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This is ALL THINGS CONSIDERED from NPR News. I'm Melissa Block.
ROBERT SIEGEL, HOST:
And I'm Robert Siegel. Remember the scenes of those endless voting lines in the 2012 presidential election? Some voters waited for six hours or more to cast their ballots. Well, now a presidential commission has come up with some ways to fix the problem. The panel, appointed by President Obama himself, suggests that more early voting and better voting technology would help. But, as NPR's Pam Fessler reports, they're just recommendations.
PAM FESSLER, BYLINE: Perhaps the most memorable symbol of the long lines of 2012 was Desiline Victor, a 102-year-old woman who waited for more than three hours to vote in North Miami, Florida. President Obama invited her to his State of the Union Address last year, when he said he would appoint a bipartisan commission to make sure it didn't happen again.
PRESIDENT BARACK OBAMA: We can fix this and we will. The American people demand it and so does our democracy.
FESSLER: Today, the president met with that ten-member commission at the White House and said its recommendations were, for the most part, common sense.
OBAMA: With an important goal, which is that no American should have to wait more than half an hour to vote.
FESSLER: To do that, the panel suggested several things. It said state and local officials can reduce long lines by allowing more early voting and voting by mail. It also recommended online voter registration and it encouraged states to compare voter lists to eliminate duplicate registrations. David Becker, director of election initiatives for the Pew Charitable Trusts, says errors on voter lists can cause many Election Day problems.
DAVID BECKER: It can lead to lead to long lines at the polls. It can lead to casting provisional ballots. It can lead to voters not receiving information on the election at all and going to the wrong polling place.
FESSLER: Becker applauded the recommendations, but also noted that implementing them won't be free.
BECKER: I think the single biggest challenge is going to be money.
FESSLER: And there's nothing in the report that tells cash-strapped states how to get it. The commission admits this could be a big problem in the not-too-distant future. Local officials told the panel repeatedly that they're worried that much of the voting equipment they now own is on its last legs. Still, the panel, which included election officials and business representatives, suggested some cheaper ways to control lines, like they do in the private sector. Things such as handing out numbers so people don't have to stand for hours or using line walkers, like they do at airports, to address potential problems before people get up front.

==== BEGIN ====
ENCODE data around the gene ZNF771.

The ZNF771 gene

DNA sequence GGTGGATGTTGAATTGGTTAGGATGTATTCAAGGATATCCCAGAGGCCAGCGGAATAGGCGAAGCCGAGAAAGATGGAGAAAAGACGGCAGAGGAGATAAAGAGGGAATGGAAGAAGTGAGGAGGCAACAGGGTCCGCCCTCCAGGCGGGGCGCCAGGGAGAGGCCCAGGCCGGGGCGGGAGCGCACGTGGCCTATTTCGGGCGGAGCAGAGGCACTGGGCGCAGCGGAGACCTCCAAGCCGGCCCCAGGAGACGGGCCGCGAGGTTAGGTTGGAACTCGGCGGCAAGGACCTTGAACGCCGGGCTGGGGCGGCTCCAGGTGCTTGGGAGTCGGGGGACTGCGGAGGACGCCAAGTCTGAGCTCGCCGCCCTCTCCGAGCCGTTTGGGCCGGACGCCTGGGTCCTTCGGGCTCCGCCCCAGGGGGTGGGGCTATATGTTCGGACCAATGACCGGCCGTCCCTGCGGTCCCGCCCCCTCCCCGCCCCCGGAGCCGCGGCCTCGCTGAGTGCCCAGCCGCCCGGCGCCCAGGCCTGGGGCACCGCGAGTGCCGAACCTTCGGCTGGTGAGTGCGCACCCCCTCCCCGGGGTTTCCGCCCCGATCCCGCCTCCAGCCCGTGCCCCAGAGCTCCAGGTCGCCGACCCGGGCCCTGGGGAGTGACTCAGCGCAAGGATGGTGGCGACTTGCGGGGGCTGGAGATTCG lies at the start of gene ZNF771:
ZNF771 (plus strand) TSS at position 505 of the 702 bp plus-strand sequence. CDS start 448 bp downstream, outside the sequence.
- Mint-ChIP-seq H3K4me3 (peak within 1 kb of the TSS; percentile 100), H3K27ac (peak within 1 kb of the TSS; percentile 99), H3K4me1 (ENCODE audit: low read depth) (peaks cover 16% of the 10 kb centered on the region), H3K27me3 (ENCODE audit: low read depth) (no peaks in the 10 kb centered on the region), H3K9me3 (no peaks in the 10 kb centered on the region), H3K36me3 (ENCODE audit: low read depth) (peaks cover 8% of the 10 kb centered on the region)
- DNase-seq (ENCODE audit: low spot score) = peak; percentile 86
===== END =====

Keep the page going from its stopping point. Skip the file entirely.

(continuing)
RICK HASEN: There are really so many great, commonsense solutions in this report. It's really very heartening.
FESSLER: Rick Hasen is an election expert at the University of California Irvine.
HASEN: The problem is that the commission has no power to do any of it, it's just the power of persuasion.
FESSLER: He notes that the bipartisan commission did not deal with any of the more controversial election issues, like voter ID requirements. Still, he says, the fact that the panel was co-chaired by two top election lawyers - Democrat Bob Bauer and Republican Ben Ginsberg - gives the recommendations a lot of weight in the often deeply divided world of voting. One of those frequently caught in those partisan fights over how elections are run is Ohio Secretary of State Jon Husted.
JON HUSTED: I think the report's main recommendations are very solid and constructive.
FESSLER: Husted says Ohio's already done a lot to reduce lines, like allowing no-fault absentee voting. And he hopes the report gives his plan to allow Ohio voters to register online, a boost in the state legislature.
HUSTED: States who have problems with lines have a responsibility to enact any of the variety of options that are in this report to minimize that problem.
FESSLER: As for Desiline Victor, the elderly voter? A spokesman says she celebrated her 103rd birthday last month at the North Miami Public Library, where there's now a Desiline Victor Voting Wing. Pam Fessler, NPR News, Washington.
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